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Dangerously Powerful and Untapped Lead Source Converting at 17%

“27 Minute Webinar Uncovers the Untapped Fortune of Leads and Money Hiding Behind YouTube’s Pay-Per-Click Platform, How We’re Converting at 17% Raking in Quality Leads for Less than $2.00 Each, And How You Can Too… for FREE!”

 

There’s a myth that YouTube is a branding tool. Not true – as direct response advertisers they make “a killing”. There are 3 types of TrueView ads (inslate, instream, indisplay) and she’s just going to focus on indisplay. Indisplay ads show up on the side of videos that pay across the content network. You’re only charged when someone selects to play your ad. She studied the types of Trueview ads and found in-search and in-display were the winners. After the initial ramp-up the campaign is low maintenance.

Step 1: pick the right video. Leave 15-30 second videos for in-search, and here do 2-14 minutes. Check YouTube Insights for views, engagement, mobile stats. Add related videos and don’t be a one-hit wonder.

Related video ideas: testimonials, product details, humor. Use your blog posts, see FAQs, turn infographics into videos. Portent has a content idea generator that might give you an idea.

Step 2: optimizing your channel page. If you have a slightly higher spend on YouTube paid search, apply for a custom channel. It gives you custom images, content accessibility filters and enhanced tracking capabilities. Contact your Google rep for this, but it won’t be available to everyone since there are spend requirements.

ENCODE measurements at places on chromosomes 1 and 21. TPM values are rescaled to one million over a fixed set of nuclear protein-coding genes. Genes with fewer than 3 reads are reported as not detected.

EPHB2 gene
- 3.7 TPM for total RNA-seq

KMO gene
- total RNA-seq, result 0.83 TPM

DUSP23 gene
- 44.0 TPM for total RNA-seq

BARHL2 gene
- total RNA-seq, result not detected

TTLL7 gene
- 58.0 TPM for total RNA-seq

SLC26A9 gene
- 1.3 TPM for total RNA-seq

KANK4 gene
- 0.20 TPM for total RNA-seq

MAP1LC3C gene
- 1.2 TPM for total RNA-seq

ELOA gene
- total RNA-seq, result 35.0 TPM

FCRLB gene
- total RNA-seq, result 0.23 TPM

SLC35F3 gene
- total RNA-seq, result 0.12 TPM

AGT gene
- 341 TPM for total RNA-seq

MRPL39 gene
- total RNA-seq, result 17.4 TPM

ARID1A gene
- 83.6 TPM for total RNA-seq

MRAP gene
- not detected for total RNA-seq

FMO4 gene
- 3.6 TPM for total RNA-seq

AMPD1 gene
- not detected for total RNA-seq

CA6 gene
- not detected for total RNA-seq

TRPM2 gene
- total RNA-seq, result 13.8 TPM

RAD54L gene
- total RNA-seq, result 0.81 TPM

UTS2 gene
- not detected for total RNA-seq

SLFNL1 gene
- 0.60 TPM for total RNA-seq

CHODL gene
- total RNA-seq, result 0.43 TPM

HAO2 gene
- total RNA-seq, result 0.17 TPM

Source: Find More at http://www.bruceclay.com/blog/2013/03/youtube-words-tying-your-ppc-campaigns-to-youtube-32c/

Pay-per-click (PPC) (also called cost per click) is an internet advertising model used to direct traffic to websites, in which advertisers pay the publisher (typically a website owner) when the ad is clicked. It is defined simply as “the amount spent to get an advertisement clicked.”[1]

With search engines, advertisers typically bid on keyword phrases relevant to their target market. Content sites commonly charge a fixed price per click rather than use a bidding system. PPC “display” advertisements, also known as “banner” ads, are shown on web sites or search engine results with related content that have agreed to show ads.

In contrast to the generalized portal, which seeks to drive a high volume of traffic to one site, PPC implements the so-called affiliate model, which provides purchase opportunities wherever people may be surfing. It does this by offering financial incentives (in the form of a percentage of revenue) to affiliated partner sites. The affiliates provide purchase-point click-through to the merchant. It is a pay-for-performance model: If an affiliate does not generate sales, it represents no cost to the merchant. Variations include banner exchange, pay-per-click, and revenue sharing programs.

Websites that utilize PPC ads will display an advertisement when a keyword query matches an advertiser’s keyword list, or when a content site displays relevant content. Such advertisements are called sponsored links or sponsored ads, and appear adjacent to, above, or beneath organic results on search engine results pages, or anywhere a web developer chooses on a content site.[2]

The PPC advertising model is open to abuse through click fraud, although Google and others have implemented automated systems[3] to guard against abusive clicks by competitors or corrupt web developers.[4]

Source: http://en.wikipedia.org/wiki/Pay_per_click